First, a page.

I’ve been doing more yoga.
And by more yoga, I mean I have been going once a week for almost two months, which makes this the most consistent exercise regimen I have had in approximately six years.
The first week I went, I spent the whole class with a brain in at least 35 different places.
Are the boys ok?
Did I leave enough food for dinner?
Is the babe eating enough?
Did I forget to put his milk cup somewhere obvious?
Is the no spill insert in the cap or in the compartment of the dish strainer? Will he be able to find it? Will it spill? Will I finish class to find multiple missed calls with urgent questions that only I could answer?
Can they possibly survive an hour without me?
If they survive the hour without me, does that mean the currency of my self worth has diminished?
Am I selfish for wanting to be here?
Am I lazy for not coming sooner?
Am I too much?
Am I enough?
You get the idea.
I thought of a lot of things about a world that revolved completely around me. I thought very little about yoga.
They were fine. Zero missed calls.
The next week, I spent the afternoon preparing for the class. I made sure there was enough dinner. I set out the cup somewhere very obvious. I confirmed the location of the no spill insert. I prepared.
Not because they needed me to, but because I needed my brain to have an hour away, and sometimes to achieve that, sometimes to find balance, we need to prepare.
And then I went to yoga.
And an hour later, my brain had focused only on my body. Not what my body does for everyone else but what my body does for itself.
And the following week, I spent the entire hour thinking about balance.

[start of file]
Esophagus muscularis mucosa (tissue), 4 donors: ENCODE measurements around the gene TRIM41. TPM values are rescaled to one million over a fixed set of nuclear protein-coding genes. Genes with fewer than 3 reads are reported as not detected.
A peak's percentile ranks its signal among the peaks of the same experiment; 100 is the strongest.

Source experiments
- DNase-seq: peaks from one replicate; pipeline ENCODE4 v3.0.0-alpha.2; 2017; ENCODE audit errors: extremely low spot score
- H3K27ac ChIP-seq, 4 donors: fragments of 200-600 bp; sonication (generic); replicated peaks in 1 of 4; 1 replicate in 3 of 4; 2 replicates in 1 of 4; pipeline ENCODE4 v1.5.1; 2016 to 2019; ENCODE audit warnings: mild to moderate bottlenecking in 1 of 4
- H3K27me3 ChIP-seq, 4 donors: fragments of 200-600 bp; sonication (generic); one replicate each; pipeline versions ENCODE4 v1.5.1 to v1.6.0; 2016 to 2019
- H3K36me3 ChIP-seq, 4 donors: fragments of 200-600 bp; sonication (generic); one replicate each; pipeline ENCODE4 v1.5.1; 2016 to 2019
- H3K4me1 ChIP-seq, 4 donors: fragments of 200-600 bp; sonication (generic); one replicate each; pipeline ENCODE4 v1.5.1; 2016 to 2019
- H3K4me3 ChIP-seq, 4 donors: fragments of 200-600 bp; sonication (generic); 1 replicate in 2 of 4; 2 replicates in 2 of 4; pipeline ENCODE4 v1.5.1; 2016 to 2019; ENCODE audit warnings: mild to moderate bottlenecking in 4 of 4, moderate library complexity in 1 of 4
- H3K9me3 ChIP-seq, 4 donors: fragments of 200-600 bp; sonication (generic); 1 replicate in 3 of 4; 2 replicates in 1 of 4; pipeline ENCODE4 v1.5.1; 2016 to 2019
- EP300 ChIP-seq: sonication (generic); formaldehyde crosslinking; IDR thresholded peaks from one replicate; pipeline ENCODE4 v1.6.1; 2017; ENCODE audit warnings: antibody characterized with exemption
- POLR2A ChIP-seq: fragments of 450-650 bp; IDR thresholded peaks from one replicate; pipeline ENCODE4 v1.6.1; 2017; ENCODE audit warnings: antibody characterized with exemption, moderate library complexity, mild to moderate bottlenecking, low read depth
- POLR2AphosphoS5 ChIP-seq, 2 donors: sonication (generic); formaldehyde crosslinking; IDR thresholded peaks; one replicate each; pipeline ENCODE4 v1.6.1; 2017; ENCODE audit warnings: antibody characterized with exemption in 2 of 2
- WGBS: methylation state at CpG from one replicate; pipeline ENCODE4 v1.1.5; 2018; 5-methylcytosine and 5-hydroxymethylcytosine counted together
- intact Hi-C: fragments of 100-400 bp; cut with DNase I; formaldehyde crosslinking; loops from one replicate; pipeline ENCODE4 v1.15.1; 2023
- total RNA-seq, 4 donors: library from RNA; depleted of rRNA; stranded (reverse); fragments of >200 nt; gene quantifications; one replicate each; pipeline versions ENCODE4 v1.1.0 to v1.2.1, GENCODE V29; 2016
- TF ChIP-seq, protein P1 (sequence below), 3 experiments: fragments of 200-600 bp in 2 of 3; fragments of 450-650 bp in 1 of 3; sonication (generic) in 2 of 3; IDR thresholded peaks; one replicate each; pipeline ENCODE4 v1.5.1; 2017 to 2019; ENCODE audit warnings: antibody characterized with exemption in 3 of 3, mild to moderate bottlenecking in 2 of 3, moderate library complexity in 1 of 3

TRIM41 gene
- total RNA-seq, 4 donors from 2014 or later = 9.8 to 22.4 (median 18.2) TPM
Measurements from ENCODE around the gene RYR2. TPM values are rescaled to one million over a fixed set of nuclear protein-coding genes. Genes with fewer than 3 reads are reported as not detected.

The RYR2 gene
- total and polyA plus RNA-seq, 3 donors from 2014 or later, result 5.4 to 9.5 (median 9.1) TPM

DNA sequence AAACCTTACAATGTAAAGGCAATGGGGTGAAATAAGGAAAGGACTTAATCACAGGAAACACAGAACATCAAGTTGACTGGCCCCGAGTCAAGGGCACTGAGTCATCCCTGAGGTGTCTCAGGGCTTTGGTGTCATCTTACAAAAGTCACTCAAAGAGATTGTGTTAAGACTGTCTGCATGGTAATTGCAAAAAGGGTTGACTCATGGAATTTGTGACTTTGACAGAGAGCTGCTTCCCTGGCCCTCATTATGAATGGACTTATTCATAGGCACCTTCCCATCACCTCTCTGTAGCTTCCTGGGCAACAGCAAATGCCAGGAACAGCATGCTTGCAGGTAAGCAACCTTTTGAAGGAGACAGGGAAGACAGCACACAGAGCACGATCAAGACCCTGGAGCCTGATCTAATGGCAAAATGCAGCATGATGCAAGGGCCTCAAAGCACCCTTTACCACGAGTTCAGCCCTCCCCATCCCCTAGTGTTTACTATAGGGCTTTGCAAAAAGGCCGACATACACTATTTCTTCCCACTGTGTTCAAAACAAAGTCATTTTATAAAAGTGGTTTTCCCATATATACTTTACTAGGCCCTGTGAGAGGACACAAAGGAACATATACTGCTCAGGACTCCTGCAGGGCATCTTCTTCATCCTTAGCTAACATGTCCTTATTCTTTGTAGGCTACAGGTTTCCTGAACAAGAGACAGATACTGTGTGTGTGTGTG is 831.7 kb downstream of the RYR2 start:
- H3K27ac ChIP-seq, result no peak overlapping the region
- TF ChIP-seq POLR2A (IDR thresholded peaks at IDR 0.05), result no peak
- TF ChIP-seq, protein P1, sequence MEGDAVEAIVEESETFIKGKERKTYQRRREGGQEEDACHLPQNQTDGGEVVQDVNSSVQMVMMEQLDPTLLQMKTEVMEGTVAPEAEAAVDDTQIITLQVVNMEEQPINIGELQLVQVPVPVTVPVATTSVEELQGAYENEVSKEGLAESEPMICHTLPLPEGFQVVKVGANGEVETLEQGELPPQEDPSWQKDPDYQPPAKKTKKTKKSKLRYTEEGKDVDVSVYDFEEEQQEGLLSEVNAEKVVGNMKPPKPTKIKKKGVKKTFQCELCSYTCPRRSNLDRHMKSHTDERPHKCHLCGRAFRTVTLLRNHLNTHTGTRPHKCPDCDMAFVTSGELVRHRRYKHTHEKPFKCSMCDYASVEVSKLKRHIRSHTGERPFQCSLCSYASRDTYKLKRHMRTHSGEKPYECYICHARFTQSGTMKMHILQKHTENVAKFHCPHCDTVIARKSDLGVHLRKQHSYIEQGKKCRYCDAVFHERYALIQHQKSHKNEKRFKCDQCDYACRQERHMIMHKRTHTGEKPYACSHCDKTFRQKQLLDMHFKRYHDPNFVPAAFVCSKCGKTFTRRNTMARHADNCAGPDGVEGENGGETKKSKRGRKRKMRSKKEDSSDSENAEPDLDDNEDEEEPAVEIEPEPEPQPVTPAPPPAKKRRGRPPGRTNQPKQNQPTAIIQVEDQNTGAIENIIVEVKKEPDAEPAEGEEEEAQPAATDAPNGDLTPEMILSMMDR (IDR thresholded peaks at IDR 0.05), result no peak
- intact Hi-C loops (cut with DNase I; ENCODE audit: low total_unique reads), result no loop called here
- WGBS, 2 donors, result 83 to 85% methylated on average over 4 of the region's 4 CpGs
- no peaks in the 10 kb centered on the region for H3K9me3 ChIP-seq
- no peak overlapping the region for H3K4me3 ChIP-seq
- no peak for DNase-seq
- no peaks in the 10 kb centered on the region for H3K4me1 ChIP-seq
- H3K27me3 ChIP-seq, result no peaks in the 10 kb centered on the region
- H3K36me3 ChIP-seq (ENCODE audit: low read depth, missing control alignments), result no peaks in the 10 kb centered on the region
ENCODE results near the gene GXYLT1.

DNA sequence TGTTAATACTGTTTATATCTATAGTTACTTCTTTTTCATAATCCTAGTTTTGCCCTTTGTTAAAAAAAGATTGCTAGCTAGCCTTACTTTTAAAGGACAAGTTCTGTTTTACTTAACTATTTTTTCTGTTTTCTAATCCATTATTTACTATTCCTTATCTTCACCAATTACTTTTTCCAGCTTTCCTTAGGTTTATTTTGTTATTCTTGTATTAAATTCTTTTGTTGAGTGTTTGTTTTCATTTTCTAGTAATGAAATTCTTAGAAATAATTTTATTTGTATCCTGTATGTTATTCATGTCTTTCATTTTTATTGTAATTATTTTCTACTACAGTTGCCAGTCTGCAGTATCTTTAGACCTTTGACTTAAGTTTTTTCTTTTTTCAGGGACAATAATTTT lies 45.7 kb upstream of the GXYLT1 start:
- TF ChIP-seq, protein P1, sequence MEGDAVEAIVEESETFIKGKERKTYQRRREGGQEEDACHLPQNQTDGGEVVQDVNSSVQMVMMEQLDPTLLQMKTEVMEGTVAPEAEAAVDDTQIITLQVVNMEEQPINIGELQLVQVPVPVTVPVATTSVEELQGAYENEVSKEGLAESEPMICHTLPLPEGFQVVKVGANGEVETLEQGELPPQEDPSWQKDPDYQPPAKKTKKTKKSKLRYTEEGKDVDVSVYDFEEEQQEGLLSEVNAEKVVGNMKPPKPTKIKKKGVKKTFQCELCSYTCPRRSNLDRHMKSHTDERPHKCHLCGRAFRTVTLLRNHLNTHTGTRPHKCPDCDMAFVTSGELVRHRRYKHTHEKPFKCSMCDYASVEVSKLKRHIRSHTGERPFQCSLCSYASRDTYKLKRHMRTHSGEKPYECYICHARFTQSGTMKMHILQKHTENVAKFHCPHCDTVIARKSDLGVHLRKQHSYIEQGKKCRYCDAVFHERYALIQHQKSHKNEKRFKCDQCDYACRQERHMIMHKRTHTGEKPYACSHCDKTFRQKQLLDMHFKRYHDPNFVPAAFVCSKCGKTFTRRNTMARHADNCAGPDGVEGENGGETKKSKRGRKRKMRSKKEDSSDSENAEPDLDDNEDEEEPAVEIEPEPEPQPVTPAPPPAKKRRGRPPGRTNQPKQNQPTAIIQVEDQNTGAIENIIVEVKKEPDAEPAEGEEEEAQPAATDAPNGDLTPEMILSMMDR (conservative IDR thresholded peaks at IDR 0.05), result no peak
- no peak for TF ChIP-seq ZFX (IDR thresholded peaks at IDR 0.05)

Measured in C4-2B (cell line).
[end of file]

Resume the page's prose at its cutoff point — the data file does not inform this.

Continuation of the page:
Maybe it’s just me, but for 33 years I have BALANCE written on an existential chalkboard as a goal for the week, the month, the year.
2004, 2012, 2020, the year I find balance.
As if it’s a good deal on a great pair of boots you’ve been eyeing for months. If I’m diligent enough, persistent enough, creative enough, I will find the right coupon, the right sale, and voila, at 40% off, balance will finally be mine. I will admire it, and wear it, it will fit perfectly, I will feel perfect with it, and perhaps most importantly, when I go out in public, everyone who sees me will know I have balance.
But week three of yoga, sweating while my boys ate their dinner just fine without me, somewhere between a dog and a warrior, I realized that balance is the process. You don’t arrive at balance and stay there. My years as a dancer should have taught me that the moment you stop working to balance, you fall over.
So if by some bizarre happening, you too have spent years wondering why you haven’t yet arrived at the precipice of the elusive allure of balance, let me tell you from experience, you are probably already there. If you are working for it, thinking about it, preparing for it, spreading yourself thin in pursuit of it. If you’re trying to be it all then realizing you can’t, or don’t need to, or don’t want to- you’re balancing.
It is a fluid pursuit; ever changing. It is evolving and growing, shrinking and morphing. It is constant. It is some muscles flexed while others relax. It is deep breaths and focused eyes.
And sometimes, without shame, it is a toe to the ground, a finger to the wall, a gently whispered acknowledgment that you cannot do it all on your own. Because to keep pursuing balance, sometimes you need to pause and accept some help. And that doesn’t mean you’ve lost your balance, it simply means you took the next step, did the next thing, to keep on your journey to continue to balance.
One thought on “Balance”
Beautifully written as always. I have been explicitly seeking balance since that awful year when my parents died within 6 months. Then my younger brother died. I agree that balance is an ongoing and changing target. The things you learned as a dancer (head up, focus, straight spine, pay attention to your own space etc) apply to all things.